This past year, the Louis Pasteur Polyclinic, which housed the Accident and Emergency, Radiology and other departments, was demolished in preparation for the commencement of Phase III. This phase includes a second Medical Technology Building, which will consist of a four (4) room operating theatre, eight (8) bed ICU, and a Blood Donor Center; and the Outpatient Building, and is almost complete.  It is anticipated that Phases II and III will be handed over  by early September 2020.  

Phase IV which involves the construction of the Administration Teaching Building and Amphitheatre/lecture hall, is expected to be completed by October, 2020. The final phases, Phase V and VI, which will see the construction of the inpatient buildings, will begin around October. These phases are expected to be completed in 12 months. This means Mr. Speaker, that all things considered, by December 2021, our citizens will have full access to a modern, state of the art hospital, that will provide advanced medical care to them.  

Mr. Speaker, to complement this  the National Health Commission (NHC) has embarked on an ambitious Health Sector Reform Program, that will focus on the improvement of the delivery of health care which will involve among other things, a new governance structure for the hospital. I will say more about this later in my Statement. 

Mr. Speaker, as part of the telecommunications project being undertaken for the Government by Digicel, thirteen (13) health centers will be outfitted with medical carts, in preparation for the transition to telemedicine and other online based services in health. The emergence of the COVID-19 virus has reinforced the need to provide these services, but it is important to note, that the Government was already ahead of this, prior to COVID 19.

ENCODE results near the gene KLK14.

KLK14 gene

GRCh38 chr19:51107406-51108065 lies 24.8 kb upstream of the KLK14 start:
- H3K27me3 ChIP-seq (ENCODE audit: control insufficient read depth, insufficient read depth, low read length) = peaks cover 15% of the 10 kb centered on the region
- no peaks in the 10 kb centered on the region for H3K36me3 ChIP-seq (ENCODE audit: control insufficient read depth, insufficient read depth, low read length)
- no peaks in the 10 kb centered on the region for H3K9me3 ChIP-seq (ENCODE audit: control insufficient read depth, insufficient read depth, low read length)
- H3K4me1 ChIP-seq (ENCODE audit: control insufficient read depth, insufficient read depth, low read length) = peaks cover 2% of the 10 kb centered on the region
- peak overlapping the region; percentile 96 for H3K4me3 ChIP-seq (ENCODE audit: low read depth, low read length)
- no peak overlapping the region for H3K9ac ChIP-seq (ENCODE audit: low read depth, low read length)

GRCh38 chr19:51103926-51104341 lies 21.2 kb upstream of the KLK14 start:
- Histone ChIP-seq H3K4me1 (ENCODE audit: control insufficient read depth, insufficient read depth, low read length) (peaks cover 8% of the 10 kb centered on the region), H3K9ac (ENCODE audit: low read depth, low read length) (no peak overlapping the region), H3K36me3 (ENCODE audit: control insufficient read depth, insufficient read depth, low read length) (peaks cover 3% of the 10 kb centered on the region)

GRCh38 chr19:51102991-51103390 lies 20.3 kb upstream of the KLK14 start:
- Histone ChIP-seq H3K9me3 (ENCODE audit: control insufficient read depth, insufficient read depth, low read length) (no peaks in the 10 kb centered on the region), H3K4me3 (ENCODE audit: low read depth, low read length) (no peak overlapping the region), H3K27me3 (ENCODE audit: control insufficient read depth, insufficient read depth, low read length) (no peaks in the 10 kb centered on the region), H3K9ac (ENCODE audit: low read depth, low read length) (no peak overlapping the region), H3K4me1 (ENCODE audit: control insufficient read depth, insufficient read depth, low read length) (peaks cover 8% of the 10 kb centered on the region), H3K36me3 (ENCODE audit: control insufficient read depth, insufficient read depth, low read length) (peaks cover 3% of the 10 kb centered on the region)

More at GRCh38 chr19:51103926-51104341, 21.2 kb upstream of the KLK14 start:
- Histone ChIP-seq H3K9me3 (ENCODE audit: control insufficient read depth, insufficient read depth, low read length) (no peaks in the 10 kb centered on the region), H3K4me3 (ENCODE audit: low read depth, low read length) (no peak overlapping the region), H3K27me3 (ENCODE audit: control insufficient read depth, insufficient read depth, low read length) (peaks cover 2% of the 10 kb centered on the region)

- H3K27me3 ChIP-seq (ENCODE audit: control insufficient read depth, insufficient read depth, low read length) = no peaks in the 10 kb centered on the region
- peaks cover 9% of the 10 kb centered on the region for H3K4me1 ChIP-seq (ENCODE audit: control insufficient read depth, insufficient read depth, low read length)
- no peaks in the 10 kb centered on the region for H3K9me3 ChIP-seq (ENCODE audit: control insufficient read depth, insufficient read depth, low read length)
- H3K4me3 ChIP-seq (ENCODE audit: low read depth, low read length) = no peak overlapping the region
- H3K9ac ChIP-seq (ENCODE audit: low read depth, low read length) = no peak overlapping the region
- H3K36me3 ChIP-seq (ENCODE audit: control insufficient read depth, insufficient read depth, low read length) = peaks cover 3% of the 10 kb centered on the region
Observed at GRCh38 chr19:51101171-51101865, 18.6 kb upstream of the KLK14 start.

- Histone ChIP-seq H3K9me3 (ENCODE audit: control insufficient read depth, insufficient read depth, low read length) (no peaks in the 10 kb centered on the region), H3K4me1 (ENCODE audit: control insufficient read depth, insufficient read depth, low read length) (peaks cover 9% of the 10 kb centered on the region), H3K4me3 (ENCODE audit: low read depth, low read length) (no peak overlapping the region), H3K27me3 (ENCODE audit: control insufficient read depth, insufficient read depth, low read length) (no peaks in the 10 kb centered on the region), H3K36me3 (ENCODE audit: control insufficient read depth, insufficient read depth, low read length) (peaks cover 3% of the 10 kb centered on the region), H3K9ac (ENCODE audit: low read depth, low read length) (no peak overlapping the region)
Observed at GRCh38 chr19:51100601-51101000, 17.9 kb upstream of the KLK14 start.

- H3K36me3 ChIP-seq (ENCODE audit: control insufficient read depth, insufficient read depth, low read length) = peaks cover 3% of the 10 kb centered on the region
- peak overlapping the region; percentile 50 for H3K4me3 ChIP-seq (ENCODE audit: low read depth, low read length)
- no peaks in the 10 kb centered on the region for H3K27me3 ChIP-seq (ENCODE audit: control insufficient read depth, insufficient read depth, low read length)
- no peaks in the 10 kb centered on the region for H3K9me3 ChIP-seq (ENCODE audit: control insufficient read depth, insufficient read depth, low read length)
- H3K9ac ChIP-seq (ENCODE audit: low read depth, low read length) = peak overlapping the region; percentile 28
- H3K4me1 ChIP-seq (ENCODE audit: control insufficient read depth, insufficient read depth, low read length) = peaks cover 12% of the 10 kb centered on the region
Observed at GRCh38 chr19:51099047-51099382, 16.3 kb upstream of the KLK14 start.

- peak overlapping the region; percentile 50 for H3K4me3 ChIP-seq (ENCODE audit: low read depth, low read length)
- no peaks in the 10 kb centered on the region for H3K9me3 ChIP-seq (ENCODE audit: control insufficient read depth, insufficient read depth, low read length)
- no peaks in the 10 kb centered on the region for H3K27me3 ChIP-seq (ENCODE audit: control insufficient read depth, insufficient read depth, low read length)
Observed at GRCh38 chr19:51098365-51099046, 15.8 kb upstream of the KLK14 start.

Mr. Speaker, we have continued the work towards making our health facilities more resilient. Under the PAHO Smart Facility Initiative funded by the United Kingdom, works are ongoing to improve the resilience of the health centers at La Plaine, Grandbay, Pointe Michel and Portsmouth. Hurricane resistant windows and doors have been installed, structural changes have been made to protect the buildings from hurricanes and earthquakes, and energy saving units and water wastage reduction fixtures have been installed. These facilities will also have back up power in the form of standby generators or solar photo voltaic power systems.